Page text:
Asian Foods Ep.3
Asian Foods : Ultimate Veggie Spring Rolls
Why These Are 100x Better Than Takeout
- Actually flavourful filling. Too many takeout spring rolls are filled with bland noodles and measly shreds of carrots and cabbage. Not these. The filling is packed with tons of veggies and are so perfectly seasoned I sometimes just eat the filling straight up. This is a vegan filling that super tasty, but if you eat meat also check out these classic pork spring rolls and green curry spring rolls as well!
- Dipping sauce not necessary. Most takeout spring rolls are nothing without the sauce. Not these. The spicy and vinegary sweet chili sauce does add a nice contrast, but these are so flavourful that you can do without.
- Secret ingredient: Taro root! Taro and deep fried foods are a match made in heaven. It adds a unique aroma and a slight creaminess that makes these feel substantial even without any meat.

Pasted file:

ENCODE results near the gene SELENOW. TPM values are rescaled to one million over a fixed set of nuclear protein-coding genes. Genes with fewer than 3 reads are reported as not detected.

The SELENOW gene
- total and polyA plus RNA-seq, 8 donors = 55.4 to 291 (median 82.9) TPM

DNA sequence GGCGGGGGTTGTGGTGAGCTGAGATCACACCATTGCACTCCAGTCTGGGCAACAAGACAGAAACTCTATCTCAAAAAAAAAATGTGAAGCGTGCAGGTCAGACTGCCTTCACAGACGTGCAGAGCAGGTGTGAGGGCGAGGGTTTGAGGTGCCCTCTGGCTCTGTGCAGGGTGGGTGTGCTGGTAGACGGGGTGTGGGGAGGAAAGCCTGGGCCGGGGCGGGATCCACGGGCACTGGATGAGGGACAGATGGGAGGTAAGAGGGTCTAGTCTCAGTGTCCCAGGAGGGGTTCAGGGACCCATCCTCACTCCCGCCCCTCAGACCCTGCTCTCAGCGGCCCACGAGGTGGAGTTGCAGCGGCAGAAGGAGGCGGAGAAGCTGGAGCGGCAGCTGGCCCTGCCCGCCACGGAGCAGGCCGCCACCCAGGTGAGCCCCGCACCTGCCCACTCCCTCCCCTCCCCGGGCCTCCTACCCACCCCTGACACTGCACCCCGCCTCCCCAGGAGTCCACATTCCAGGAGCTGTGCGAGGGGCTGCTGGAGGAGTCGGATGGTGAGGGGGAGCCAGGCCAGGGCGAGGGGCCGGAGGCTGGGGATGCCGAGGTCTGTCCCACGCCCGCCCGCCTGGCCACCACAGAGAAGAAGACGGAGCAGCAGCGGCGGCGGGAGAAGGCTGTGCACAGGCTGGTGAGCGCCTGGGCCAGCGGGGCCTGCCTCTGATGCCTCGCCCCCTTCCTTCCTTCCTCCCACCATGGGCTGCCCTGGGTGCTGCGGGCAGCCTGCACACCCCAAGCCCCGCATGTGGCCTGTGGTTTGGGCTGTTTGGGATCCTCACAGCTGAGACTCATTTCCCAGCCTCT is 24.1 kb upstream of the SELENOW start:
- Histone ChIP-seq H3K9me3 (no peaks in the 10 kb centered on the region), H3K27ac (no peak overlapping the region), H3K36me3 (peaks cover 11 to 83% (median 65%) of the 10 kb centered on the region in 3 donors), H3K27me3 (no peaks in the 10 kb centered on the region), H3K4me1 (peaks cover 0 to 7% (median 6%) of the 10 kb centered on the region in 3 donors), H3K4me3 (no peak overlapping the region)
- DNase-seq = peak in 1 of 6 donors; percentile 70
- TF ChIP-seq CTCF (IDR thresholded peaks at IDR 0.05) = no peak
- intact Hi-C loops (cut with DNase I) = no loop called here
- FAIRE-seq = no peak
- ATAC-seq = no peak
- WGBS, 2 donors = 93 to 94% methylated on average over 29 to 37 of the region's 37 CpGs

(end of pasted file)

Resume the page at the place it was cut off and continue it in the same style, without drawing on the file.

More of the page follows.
- Umami and texture. Two types of mushrooms add umami and lots of texture to keep things interesting.
Important Ingredient Notes
- Taro root. Taro is a root vegetable that cooks up creamy similar to russet potato, but with a uniquely wonderful flavour and aroma that work in both savoury and sweet dishes. Choose the larger taro root rather than the small hairy ones as large ones are creamier. Asian grocery stores often sell them pre-cut into chunks. If you can only find the smaller taro though, they are okay to use. Make sure you wear gloves when peeling taro btw as they can irritate your skin. Got leftover taro root? Use it in this Filipino sour soup recipe (sinigang), Thai coconut pancakes (kanom krok), and black sticky rice pudding.
- Glass noodles. The best quality glass noodles are made from 100% mung bean starch, such as Pine Brand (our sponsor!). The noodles have a nicer chewy texture, and are more resistant to overcooking and tearing than ones made with a mixture of starches. Here are some of my other glass noodles recipes.